Road Fund Levy: recalibrate the system to ensure value for money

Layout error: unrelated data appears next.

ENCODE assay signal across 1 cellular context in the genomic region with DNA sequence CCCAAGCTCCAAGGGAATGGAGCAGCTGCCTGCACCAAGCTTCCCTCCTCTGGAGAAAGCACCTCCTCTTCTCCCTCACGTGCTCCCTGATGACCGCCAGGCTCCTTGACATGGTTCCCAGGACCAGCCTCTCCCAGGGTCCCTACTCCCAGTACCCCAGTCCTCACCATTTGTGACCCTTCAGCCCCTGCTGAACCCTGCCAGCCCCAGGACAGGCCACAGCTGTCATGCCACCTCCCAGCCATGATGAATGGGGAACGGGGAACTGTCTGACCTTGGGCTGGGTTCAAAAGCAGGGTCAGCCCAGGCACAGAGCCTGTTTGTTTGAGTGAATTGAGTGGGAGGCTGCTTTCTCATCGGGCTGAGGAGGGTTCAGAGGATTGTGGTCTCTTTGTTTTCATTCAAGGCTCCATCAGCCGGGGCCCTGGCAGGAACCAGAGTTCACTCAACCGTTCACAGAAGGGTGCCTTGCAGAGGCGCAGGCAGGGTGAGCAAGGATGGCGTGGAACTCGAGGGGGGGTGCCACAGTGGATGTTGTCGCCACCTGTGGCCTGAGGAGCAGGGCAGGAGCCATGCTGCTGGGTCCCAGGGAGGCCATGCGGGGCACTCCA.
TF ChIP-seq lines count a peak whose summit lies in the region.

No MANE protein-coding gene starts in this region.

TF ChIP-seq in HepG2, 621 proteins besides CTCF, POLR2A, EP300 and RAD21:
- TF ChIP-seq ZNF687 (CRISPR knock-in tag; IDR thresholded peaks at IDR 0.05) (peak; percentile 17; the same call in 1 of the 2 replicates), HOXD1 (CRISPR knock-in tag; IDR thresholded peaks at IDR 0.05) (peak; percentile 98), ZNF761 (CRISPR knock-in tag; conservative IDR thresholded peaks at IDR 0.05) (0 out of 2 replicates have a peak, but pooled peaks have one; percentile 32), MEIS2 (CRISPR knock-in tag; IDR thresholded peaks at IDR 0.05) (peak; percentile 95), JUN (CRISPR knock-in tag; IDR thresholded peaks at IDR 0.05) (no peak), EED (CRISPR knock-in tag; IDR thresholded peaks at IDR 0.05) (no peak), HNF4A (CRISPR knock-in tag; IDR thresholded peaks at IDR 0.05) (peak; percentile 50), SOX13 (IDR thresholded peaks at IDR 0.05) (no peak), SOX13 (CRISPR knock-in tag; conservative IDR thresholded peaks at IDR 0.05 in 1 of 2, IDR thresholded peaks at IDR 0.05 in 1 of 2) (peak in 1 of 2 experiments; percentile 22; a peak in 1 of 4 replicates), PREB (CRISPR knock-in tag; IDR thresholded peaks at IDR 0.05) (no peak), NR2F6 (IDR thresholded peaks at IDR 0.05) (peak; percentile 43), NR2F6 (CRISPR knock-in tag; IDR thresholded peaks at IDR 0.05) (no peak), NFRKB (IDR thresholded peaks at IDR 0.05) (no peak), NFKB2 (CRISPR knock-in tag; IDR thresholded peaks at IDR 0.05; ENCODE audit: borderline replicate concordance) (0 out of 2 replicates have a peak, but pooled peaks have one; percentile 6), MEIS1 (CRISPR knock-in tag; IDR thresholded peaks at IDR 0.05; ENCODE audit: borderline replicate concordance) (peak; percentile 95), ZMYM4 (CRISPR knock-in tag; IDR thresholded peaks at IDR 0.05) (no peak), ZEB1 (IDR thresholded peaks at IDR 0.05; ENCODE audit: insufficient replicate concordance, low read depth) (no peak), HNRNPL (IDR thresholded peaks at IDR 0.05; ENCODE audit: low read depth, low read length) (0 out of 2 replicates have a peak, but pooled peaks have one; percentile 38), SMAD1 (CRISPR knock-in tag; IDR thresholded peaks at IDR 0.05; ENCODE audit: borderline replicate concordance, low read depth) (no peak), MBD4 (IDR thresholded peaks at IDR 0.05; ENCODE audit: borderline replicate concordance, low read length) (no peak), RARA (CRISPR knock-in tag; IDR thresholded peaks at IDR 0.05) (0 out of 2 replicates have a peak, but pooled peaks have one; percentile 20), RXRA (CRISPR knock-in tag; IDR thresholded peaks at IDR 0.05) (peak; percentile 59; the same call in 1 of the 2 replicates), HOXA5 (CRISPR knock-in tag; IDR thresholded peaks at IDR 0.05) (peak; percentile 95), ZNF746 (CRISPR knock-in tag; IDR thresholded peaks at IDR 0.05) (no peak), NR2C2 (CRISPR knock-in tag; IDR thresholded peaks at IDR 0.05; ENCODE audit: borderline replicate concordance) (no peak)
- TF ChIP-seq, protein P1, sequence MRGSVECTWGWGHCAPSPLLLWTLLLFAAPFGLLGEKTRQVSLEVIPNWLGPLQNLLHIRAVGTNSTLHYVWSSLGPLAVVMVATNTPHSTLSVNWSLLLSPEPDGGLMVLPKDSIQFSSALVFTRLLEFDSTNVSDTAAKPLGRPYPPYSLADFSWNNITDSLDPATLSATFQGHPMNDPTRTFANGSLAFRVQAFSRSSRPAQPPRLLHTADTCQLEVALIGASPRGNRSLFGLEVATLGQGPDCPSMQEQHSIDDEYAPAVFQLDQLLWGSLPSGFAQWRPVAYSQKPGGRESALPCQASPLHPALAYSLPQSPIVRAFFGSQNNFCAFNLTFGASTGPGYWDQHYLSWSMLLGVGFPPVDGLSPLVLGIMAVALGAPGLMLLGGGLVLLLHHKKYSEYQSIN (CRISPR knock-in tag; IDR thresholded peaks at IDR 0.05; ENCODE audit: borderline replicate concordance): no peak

Adnan Adams Mohammed Civil Society Organisations (CSOs) in the country have called on the government to consider rethinking through the Road Fund instrument which they believe the sources are spread on too many government revenue elements. They CSOs believe the Road Fund levies can be reconstituted and charged against one revenue element to ensure proper tracking, accountability and transparency. They also want the government to reconsider its decision to introduce the Electronic Transactions Levy (E-levy) of which a part will be used to support the Road Fund in place of the road tolls which it proposes to be abolished. Already, there are component of the Road Fund Levy on fuel prices, Driver and Vehicle License fees, the newly proposed E-levy and parts of the Annual Budget Funding Amount which goes to road infrastructure development as well as cocoa roads fund. All these are geared towards roads infrastructure development and maintenance. Despite all these sources of funds, the citizens do not see value for their money as most of the roads are in deplorable states including major trunk roads and highways and feeder roads. “The E-levy is receiving backlash because there are too many other levies and taxes that are intended to service the roads and we are not seeing accountability for those roads”, Dennis Gegyir , NRGI African Policy Advisor said during CSOs post-budget reaction on yesterday in Accra. “Talk about the 48pesewas levy on fuel prices, ABFA allocation to the road sector mostly used to settle road arrears payment among others.” “So what we are calling for is a recaliberation. What we mean is for government to sit back and indicate the financial needs for the road sector. That should be done comprehensively. We should know how many kilometers of roads we have and what we need more. What are the funding requirement. Then we come back to discuss how to raise funding for that with timelines for execution. That will be understood and citizens will be able to monitor how implementation is done”, he noted. Mr Gegyir speaking to the media after the CSOs engagement with the media retorted that, “Now the problem is, if you have an already mess up system where many of the road cost goes to interest on arrears for not paying interim payment certificates raised by contractors, cost demobilization and remobilization of contractors from and back to site which are avoidable with proper management and funding system in place, then citizens will not be willing to pay more to such funds.” Dr Alex Ampaabeng, Fiscal Policy Specialist at Oxfam, also speaking at the event on the fiscal policies in the 2022 budget reiterated that, the road tolls abolishment and the E-levy need critical rethinking and reformulation of those policies for better results in terms of revenue generations. In a recent research work by Richard Ofori, a Master of Business Administration candidate at the University of Ghana on the topic: “Financial Effects of Ghana Road Fund Misappropriation: A Case Study on the Ghana Highway Authority”, it indicated that, the “..causes of the misappropriation of road funds include the delays in monthly payment of vital projects, Inflation rates, Project disputes/project litigation, schedule completion slippage and government interference. In comparing developmental projects to rehabilitation road projects respondents indicated that the later was less expensive- over GHS 99,135,117.27 was lost through developmental projects alone. Also government role in misappropriating road funds can lead to corruption.” The Road Fund is a statutory fund dedicated to financing the routine and periodic maintenance of the nation’s road network, including road safety activities and selected projects. Sources of revenue for the fund are the fuel levy, road tolls, vehicle and licence inspection fees and levies from international transit vehicles. The board was established in 1985 to secure sources of funding for the preservation of the roads. Some provisions in the Road Fund Act, 1997 (Act 536) mandate the board to ensure that the nation’s trunk, feeder and urban roads are regularly maintained. The fund was initially managed collectively by the ministries of Finance and Roads and Highways and the Controller and Accountant General’s Department. But, following some administrative problems, the fund was restructured through the Road Fund Act, 1997(Act 536), leading to the setting up of a 13-member board with five representatives from the private sector and eight from the public sector. The current board is chaired by Mr. Alexander Afenyo-Markin, the Deputy Majority Leader in Parliament. The Minister of Roads and Highways, Mr. Kwasi Amoako-Atta, at the inauguration of the current board, charged the members to be innovative and work hard to turn around the fortunes of the fund, said to have been saddled with debts since 2016. “You need to continue to work hard and put yourself together to be creative and innovative to raise new funds. You have the support of government because the government itself is initiating a lot of activities to revamp the fund, but you still have to generate more money into the Fund to meet the payment schedule of our hardworking contractors”, the Minister told the Board members. This therefore supports the CSOs call for the government to be innovative and reconstitue the road fund instrument to ensure efficiency, enough accountability and value for money.